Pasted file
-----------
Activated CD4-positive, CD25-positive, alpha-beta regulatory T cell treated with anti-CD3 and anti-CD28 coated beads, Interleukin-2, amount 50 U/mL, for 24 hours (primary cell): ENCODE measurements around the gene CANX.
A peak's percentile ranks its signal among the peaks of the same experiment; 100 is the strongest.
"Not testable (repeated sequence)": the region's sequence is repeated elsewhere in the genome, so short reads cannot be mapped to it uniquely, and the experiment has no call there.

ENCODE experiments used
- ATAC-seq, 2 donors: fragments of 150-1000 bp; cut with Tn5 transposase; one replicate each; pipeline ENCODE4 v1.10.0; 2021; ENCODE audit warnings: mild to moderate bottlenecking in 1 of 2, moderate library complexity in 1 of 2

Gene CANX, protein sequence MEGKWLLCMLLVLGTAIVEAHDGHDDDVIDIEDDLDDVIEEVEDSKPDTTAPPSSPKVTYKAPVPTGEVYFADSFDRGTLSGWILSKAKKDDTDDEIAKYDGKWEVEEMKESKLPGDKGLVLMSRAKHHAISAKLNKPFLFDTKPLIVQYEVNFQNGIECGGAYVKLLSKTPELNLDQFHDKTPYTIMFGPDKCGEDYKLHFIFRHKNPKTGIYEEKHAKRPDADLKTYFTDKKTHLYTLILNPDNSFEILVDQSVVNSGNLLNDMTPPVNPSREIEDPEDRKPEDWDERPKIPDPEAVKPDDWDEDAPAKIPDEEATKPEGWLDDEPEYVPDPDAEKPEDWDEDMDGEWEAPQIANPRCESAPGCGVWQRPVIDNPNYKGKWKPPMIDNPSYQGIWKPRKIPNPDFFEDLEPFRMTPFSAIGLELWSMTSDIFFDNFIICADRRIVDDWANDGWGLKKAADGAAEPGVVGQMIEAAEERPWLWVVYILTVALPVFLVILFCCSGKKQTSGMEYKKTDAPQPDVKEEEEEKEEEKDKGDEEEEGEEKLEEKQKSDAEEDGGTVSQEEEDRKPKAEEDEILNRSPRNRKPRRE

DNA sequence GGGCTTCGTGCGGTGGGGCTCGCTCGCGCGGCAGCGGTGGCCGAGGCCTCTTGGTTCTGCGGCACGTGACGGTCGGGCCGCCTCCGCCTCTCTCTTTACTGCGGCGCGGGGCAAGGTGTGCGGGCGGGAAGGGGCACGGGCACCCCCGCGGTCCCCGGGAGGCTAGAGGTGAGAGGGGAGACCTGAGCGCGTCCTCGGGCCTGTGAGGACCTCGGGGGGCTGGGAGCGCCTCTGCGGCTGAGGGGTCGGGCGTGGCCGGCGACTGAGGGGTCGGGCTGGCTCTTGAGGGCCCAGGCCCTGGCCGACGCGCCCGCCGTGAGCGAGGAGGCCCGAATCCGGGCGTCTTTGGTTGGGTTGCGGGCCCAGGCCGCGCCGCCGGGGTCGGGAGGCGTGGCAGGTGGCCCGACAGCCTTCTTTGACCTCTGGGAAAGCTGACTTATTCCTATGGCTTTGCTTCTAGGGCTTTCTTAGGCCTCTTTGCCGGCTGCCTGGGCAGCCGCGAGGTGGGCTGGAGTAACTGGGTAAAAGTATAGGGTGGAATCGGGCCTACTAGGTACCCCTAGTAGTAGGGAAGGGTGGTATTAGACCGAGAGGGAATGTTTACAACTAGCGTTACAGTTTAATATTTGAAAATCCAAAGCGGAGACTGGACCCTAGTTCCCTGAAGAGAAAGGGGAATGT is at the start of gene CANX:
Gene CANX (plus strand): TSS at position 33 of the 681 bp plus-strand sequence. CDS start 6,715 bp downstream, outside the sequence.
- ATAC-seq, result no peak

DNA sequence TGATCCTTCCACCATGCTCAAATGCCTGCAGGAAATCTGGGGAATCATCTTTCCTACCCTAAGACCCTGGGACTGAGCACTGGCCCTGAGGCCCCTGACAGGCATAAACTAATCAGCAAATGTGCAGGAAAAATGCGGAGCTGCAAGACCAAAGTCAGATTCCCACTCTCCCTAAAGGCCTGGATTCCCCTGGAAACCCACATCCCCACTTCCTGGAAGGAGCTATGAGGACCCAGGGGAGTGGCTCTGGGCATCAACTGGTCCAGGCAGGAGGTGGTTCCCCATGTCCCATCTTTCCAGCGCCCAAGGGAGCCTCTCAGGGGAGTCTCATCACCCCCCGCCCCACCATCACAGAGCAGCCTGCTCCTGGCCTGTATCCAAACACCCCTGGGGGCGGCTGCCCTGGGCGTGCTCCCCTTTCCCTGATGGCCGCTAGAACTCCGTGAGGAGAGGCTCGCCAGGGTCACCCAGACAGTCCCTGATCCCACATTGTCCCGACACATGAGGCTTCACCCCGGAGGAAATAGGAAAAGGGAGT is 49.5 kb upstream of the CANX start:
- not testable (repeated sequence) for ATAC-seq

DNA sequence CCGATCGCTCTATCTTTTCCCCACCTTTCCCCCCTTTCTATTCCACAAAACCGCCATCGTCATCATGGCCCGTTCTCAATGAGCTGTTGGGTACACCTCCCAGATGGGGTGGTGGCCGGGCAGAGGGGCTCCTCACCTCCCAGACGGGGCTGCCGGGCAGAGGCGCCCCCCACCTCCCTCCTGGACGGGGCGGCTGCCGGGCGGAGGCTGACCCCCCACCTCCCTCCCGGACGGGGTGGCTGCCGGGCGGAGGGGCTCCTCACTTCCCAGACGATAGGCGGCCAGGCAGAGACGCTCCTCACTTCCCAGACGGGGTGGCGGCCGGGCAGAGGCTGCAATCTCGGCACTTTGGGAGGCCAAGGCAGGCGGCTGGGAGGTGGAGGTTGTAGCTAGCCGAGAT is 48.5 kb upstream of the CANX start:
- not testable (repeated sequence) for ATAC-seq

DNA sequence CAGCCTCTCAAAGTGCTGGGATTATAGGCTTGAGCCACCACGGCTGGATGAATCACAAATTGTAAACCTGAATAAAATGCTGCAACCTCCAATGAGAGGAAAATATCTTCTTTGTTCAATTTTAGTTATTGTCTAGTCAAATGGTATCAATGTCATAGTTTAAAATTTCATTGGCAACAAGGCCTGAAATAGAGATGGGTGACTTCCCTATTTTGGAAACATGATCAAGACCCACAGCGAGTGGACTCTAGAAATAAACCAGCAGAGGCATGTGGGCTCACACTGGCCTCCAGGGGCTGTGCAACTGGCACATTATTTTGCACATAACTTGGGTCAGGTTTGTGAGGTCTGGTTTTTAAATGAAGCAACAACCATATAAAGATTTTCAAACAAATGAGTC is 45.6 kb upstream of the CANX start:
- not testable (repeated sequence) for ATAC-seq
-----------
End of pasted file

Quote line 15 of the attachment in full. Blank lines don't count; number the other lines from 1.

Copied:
- not testable (repeated sequence) for ATAC-seq